Nomad is as a time travel story with a kick-ass, thinks on her feet protagonist following the theme of going back in history to remove the key individual who made it all go wrong. This is dream fulfilment really. If you said to a friend “What would you do if you could travel back in time”, the usual answers would be about lottery numbers or stopping Hitler. However, the things that don’t seem threatening to us now, like the insidious Pringles Corporation, might grow into mind-death behemoth sicko megalomaniac control-o-freak-o-monsters a decade or two from now (you heard it here first) and only people from the future would know it was going to happen (and me). They even admit it in their tag line: “When you pop, you can’t stop.” See? Why can’t either of us stop? Where’s it all leading? Am I the only one who’s even a little bit concerned at the suggestion there are other things you can use the tube for? I don’t think Haribo are totally trustworthy either because gelatine comes from boiling bones and where do they get that many bones? Well? I’m waiting for an answer to my NUMEROUS letters. Anyway…
…and I’m back in the room. Okay, if anyone’s still reading this (I’ve been awake for over 30 hours, by the way. You can probably tell from the sound of my eye-lids dipping against the keys), I don’t think I’ve mentioned yet that this is a really thumpingly exciting book and you should read it – an action flick blast of entertainment from beginning to end which I’m happy to recommend. I noted consistently readable writing, a strong plot, flowing momentum and it has some useful concept solving behind it (like how the Universe copes with a time travel paradox). Although it starts with guns as the solution, the heroine soon realises that option won’t work (she’s in a repetition loop) and tries to solve it in a more considered, feminine way, stalking a guy on a college campus. It’s interesting to see a soldier figure try to influence an outcome by talking to people and using charm instead of reaching for the usual blast grenade (I have a small, hard and knobbly, probably also clothy and tasteless pineapple in my room at the moment, which could be the most offensive piece of fruit in Hampshire today and it made me think of that).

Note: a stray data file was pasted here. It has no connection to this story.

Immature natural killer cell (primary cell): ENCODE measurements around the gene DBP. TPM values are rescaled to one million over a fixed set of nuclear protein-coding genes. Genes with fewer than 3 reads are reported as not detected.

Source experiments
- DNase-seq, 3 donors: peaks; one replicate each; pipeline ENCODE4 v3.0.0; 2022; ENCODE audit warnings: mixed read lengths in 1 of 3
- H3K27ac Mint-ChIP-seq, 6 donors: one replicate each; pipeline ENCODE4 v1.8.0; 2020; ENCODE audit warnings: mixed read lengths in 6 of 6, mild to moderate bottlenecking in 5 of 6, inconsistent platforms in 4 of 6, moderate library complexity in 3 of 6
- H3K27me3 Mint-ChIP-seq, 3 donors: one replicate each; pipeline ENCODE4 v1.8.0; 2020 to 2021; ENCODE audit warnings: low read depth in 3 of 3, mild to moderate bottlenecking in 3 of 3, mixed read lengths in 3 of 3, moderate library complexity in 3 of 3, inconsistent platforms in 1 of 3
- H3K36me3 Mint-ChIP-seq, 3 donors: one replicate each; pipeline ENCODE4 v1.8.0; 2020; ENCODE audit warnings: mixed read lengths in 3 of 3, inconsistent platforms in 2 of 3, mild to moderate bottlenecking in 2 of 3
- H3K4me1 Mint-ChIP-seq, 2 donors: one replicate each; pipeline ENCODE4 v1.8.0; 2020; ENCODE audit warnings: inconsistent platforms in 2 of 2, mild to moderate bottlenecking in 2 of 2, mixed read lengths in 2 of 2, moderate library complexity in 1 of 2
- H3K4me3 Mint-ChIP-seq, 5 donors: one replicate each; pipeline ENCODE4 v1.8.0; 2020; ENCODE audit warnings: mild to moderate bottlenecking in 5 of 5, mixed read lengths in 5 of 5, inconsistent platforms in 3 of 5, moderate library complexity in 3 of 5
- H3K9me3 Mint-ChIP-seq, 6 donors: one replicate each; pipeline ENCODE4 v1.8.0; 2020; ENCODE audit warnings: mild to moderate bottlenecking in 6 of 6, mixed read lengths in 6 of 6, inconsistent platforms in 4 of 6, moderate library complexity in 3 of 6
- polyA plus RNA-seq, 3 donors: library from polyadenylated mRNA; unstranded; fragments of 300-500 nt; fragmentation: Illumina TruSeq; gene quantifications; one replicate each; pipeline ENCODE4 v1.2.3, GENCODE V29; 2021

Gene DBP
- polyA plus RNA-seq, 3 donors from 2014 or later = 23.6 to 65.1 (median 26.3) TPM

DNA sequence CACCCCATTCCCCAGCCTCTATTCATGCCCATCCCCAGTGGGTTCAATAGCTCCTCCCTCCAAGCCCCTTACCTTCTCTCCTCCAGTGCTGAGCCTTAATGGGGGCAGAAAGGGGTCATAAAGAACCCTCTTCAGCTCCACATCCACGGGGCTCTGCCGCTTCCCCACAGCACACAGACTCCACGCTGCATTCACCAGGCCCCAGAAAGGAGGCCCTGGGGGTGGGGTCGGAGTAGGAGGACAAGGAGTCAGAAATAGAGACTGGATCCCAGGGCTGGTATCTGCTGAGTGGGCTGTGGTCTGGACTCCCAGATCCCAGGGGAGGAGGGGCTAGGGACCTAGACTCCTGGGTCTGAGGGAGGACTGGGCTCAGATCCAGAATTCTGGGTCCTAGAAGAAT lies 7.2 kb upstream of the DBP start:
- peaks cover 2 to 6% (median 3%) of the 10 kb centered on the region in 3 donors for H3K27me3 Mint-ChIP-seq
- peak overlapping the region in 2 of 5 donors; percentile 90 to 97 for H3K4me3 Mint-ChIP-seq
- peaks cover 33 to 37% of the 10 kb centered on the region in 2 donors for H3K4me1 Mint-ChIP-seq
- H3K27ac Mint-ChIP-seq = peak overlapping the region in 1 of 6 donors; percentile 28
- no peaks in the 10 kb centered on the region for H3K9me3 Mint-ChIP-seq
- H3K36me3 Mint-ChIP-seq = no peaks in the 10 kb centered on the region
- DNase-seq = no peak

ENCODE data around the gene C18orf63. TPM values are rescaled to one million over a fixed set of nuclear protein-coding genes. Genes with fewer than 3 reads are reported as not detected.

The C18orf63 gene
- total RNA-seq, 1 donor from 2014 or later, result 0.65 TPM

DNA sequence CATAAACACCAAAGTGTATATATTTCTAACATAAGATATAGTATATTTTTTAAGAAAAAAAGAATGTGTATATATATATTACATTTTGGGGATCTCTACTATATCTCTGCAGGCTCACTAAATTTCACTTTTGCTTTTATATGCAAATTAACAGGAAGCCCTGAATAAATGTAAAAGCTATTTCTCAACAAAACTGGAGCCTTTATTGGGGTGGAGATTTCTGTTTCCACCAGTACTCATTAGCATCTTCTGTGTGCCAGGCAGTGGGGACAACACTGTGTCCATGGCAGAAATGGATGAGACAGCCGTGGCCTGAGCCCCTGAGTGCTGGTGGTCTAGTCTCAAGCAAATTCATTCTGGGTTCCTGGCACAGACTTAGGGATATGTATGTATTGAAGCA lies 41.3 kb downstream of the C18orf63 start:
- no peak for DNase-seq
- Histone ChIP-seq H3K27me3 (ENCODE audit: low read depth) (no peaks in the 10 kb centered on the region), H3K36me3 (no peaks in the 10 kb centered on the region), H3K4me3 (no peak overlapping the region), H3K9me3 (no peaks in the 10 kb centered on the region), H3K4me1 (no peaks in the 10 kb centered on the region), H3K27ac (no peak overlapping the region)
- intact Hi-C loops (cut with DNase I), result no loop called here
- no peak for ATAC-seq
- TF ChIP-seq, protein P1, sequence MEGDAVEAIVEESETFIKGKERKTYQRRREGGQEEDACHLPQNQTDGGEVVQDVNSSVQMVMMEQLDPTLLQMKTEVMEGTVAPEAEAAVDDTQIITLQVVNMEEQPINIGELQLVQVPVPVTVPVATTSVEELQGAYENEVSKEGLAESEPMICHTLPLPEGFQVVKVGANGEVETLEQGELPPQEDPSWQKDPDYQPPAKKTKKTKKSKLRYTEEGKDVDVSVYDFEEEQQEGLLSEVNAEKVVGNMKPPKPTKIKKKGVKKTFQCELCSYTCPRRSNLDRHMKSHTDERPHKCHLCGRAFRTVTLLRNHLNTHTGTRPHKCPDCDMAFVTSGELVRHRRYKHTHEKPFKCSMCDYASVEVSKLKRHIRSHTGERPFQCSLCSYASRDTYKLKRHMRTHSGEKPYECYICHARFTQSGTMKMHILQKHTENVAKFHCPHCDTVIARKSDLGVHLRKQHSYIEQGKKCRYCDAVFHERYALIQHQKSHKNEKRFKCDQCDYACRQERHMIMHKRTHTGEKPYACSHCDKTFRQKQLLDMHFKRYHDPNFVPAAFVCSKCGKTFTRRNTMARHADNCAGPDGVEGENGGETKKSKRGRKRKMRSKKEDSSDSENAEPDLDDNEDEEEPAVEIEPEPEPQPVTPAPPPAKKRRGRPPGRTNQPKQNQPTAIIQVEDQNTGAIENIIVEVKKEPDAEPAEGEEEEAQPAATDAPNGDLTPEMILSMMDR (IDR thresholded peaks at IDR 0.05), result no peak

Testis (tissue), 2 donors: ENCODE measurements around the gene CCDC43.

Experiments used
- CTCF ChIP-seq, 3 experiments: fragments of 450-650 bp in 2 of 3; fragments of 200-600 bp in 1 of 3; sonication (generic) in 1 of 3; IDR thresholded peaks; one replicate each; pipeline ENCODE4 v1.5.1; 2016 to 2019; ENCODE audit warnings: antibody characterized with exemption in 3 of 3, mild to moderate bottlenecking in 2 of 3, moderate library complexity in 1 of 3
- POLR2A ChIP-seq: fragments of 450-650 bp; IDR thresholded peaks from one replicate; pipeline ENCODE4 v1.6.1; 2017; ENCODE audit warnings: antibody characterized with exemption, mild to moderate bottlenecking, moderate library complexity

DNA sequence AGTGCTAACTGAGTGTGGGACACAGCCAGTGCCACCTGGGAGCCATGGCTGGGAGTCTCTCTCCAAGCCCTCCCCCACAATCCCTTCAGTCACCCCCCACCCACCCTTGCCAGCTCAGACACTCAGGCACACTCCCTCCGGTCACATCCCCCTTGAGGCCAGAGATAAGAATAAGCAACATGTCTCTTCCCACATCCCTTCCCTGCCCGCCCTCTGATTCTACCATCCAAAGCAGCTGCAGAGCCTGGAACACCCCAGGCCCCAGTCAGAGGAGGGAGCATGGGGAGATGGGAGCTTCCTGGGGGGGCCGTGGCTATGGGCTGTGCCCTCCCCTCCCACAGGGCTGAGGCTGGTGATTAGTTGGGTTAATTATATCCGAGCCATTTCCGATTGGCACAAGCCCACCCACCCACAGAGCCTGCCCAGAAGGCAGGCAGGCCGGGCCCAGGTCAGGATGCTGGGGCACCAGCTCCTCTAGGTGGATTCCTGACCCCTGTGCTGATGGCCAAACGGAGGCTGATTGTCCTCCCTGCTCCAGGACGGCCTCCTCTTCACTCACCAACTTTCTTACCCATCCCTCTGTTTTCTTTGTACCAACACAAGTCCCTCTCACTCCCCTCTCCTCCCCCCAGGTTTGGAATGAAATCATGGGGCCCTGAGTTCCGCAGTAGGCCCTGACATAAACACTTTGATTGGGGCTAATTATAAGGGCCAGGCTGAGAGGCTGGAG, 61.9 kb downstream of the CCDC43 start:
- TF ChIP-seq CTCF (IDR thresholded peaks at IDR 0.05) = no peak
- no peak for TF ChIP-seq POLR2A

I’m still thinking. Why are several people only giving this three stars when it’s a great example of its kind? Hint: It might be the suggestive cover.
I normally review the story, not the cover art, but I mean, did the publisher really ask someone to dress up like that? Where did they find her? The platform shoes look dangerously unstable, especially if she’s going to spend a lot of time in that position, and she also looks so lithe and thin, which is amazing really when you think of all the calories in cum. Seriously though, there’s a saying that you shouldn’t pass opinions until you’ve walked a mile in their shoes. If I tried to walk a mile in her shoes, I’d fall on my bum quite smartly. She’s described in the book as being covered in scars and bruises (it’s the shoes, I’m telling you. Really, the whole thing could be avoided). Enough then, sarcastic honour has been satisfied.
Laying aside my odd mood today, it’s only fair to say that I didn’t just like the book, I really enjoyed it. The chase scenes, cool technology, funny friendships, rock climbing, anti-social social cliques, dictatorial stuff, hiding in cupboards, cutting lasers, exploding cupboards, evil uncles, super-heated hydrogen pellets and all the rest really punched the adrenal gland and got my attention. If I’d written this I’d be proud of myself for a month. Usually I don’t review books billed as YA because they’re too simplistic but I think this has been mistakenly described as YA because it entertains beyond that limited age range; higher as well I mean, not younger. If you are a prude who has somehow purchased this without seeing the cover, it does have a few sexy moments described within but the author knows when to stop. As do I.